The hen harrier is closer to the edge – and in need of more help – than most species. In 2013, there were no successful breeding pairs of hen harriers in England – and in 2014 there are reports of just three nesting attempts. There are more reports of nests this year – with up to 16 nests (to be confirmed). There are around 600 pairs across the UK – mostly in Scotland. Independent scientific assessments of the available habitat in England suggest that between 70 and 82 pairs could be sustainably Hen Harrier by Tim Birchsupported on grouse moors without affecting the viability of shooting. Several hundred breeding pairs could be sustained on all suitable habitat in England. There were once several thousand hen harriers in the UK across a wide range of lowland and upland habitats but they were targeted by Victorian game interests and have become a rare species.

What are Wildlife Trusts doing in the uplands?

The Wildlife Trusts have a number of nature reserves in upland areas across the country to protect upland habitats and species like mountain hare, red grouse, peregrine falcon and curlew. In some places Wildlife Trusts also work in partnership with other moorland owners and managers who want to help restore habitats like peat bogs on the land they own. For example, Yorkshire Wildlife Trust has worked with landowners to help to restore almost 100 square miles of damaged peatland habitat over the past five years through the Yorkshire Peat Partnership which it coordinates. As well as restoring habitats for wildlife, blocking drains and reseeding areas of exposed bare peat helps to lock up more carbon and store more water on the moors for longer. This can reduce flooding downstream and help to improve the quality of drinking water for hundreds of thousands of people.

Several hundred breeding pairs could be sustained on all suitable habitat in England

The Wildlife Trusts are working for the recovery of upland habitats that support a wide diversity of wildlife; we want to see thriving populations of all the species that should be present in these inspiring wild places, including hen harriers, but also merlin, peregrine and the full range of healthy natural habitats. We want to see healthy ecosystems, a vibrant economy and thriving communities in our uplands.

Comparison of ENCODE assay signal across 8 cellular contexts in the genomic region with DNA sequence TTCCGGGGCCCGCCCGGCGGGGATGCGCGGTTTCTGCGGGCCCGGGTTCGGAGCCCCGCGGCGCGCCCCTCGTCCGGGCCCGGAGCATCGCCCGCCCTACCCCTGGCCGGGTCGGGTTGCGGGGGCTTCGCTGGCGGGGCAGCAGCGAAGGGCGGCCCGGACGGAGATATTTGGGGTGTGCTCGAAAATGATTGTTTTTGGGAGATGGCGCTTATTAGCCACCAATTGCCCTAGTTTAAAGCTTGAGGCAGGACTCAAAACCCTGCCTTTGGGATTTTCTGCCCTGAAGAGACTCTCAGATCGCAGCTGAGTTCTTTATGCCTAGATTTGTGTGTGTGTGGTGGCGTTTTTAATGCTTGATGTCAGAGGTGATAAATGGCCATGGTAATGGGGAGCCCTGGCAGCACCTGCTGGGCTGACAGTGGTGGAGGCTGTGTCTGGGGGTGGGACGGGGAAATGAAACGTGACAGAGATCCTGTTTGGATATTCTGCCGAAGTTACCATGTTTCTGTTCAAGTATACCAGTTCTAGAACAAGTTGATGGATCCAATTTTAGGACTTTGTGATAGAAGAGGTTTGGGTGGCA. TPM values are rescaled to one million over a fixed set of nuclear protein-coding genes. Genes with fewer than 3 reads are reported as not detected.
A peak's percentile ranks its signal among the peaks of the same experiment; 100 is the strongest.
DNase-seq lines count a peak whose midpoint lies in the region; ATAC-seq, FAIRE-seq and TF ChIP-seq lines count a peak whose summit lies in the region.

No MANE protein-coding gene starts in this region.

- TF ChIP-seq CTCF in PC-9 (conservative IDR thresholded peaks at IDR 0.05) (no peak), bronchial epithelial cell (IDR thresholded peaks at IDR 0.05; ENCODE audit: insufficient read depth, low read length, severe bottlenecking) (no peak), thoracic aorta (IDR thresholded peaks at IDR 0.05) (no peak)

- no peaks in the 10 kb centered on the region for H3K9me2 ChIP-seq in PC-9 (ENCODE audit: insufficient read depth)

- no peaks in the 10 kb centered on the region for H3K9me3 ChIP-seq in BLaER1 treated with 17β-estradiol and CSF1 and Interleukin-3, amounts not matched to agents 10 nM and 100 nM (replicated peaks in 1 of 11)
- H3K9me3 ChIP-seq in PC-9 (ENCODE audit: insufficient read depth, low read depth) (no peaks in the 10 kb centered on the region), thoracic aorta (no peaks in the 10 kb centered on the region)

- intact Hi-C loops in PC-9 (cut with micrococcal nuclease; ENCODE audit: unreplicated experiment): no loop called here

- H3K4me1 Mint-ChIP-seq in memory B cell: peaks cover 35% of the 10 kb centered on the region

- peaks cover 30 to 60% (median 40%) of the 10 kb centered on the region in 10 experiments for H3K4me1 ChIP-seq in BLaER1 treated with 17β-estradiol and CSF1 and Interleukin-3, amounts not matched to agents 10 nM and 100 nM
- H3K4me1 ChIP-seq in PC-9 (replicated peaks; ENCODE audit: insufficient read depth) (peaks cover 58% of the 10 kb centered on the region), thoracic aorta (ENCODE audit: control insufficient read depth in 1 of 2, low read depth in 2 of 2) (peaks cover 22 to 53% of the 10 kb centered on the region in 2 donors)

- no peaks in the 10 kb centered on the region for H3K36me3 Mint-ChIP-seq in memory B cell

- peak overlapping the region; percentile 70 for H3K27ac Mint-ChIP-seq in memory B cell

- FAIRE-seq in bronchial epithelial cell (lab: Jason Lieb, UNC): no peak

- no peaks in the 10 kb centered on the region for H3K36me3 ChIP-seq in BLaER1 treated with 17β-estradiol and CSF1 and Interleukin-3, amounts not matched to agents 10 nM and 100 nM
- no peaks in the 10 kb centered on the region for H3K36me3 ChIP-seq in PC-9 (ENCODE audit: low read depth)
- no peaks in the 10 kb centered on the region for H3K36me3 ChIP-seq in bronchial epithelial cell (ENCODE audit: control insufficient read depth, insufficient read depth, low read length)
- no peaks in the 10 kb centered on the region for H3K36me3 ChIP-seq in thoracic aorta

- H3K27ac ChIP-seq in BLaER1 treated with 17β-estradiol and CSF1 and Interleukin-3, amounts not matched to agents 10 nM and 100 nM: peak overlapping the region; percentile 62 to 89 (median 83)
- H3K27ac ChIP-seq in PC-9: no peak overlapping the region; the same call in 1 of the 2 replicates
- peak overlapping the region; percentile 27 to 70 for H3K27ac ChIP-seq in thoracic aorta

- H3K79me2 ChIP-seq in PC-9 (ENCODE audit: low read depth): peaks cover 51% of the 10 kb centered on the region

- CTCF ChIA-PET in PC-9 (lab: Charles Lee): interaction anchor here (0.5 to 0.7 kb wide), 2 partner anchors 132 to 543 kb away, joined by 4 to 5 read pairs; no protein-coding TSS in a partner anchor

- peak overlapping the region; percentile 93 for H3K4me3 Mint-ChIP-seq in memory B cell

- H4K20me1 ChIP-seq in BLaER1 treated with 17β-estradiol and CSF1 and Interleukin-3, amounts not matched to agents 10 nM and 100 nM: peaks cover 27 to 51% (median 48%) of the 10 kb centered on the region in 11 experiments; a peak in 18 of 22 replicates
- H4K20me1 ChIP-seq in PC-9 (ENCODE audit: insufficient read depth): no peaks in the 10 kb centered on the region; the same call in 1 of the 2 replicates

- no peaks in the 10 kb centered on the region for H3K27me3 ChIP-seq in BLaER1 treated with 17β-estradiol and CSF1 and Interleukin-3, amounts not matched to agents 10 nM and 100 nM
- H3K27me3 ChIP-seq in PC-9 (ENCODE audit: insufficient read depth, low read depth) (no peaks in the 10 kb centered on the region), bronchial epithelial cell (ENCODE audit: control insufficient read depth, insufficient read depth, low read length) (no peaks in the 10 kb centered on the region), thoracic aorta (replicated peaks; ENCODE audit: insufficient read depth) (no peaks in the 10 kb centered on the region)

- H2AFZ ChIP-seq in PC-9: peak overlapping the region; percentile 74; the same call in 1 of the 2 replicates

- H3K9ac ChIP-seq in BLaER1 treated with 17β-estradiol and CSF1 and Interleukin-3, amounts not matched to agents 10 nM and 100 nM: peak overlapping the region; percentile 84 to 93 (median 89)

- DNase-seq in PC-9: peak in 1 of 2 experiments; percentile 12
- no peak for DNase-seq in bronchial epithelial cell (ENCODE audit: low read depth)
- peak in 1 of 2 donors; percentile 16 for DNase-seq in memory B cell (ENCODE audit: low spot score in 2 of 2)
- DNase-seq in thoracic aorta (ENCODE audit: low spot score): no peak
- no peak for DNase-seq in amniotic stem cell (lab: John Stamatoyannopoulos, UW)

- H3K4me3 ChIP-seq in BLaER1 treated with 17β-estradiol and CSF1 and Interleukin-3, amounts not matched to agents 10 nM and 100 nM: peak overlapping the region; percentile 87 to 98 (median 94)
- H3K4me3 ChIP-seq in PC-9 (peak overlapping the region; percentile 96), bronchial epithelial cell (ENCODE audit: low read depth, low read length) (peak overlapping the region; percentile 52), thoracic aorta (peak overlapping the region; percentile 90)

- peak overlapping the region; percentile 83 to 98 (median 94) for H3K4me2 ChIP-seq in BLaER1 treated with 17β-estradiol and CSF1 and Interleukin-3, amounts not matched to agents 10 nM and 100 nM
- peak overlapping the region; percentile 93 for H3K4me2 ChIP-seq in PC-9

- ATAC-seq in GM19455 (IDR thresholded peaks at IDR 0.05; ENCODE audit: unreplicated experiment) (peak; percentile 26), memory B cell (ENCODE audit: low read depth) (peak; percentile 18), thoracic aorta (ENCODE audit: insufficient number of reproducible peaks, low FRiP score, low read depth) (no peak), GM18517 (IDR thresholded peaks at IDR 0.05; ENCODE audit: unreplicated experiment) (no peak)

Why should we protect hen harriers?

In addition to the message that these are precious and iconic birds worthy of conservation in their own right, almost everyone has an interest in preventing the illegal persecution of hen harriers. It will help the birds to recover – and recreate the full range of species which should be present on English moorlands, it will help conservation organisations and the police who can divert their resources to other much-needed work and it will help responsible land managers who do not tolerate crimes against birds of prey on their land, whose reputation would no longer be damaged by those who choose to act outside the law.

What do the moorland owners say officially?

In 2014 Robert Benson, Chairman of the Moorland Association, which represents grouse moor owners and managers, said: "The Moorland Association condemns any act of wildlife crime .." and in his view "the vast majority of those living and working in the uplands of England and Wales respect the law."

The Wildlife Trust view on grouse shooting

The Wildlife Trusts want to work with moorland owners and managers to secure the future health and vibrancy of our uplands - complete with the full range of very special plants and animals which depend on them. This includes hen harriers. The Wildlife Trusts want to see the recovery of this master of the skies – people should have the right and opportunity to be inspired by the sight of a hen harrier lighting up the skies in some of our country’s wildest places.

At the moment The Wildlife Trusts are not calling for a ban on grouse shooting or for shooting to be licensed. We recognise that sensitive moorland management for grouse can be beneficial for other wildlife including:

  • Increasing the populations of other moorland birds of conservation concern, particularly waders, which also benefit from the legal control of crows and foxes carried out to reduce grouse predation.
  • The maintenance of the open character of moorlands which have a high proportion of dwarf shrubs.
  • A reduction in the risk of accidental moorland fire through controlled burning.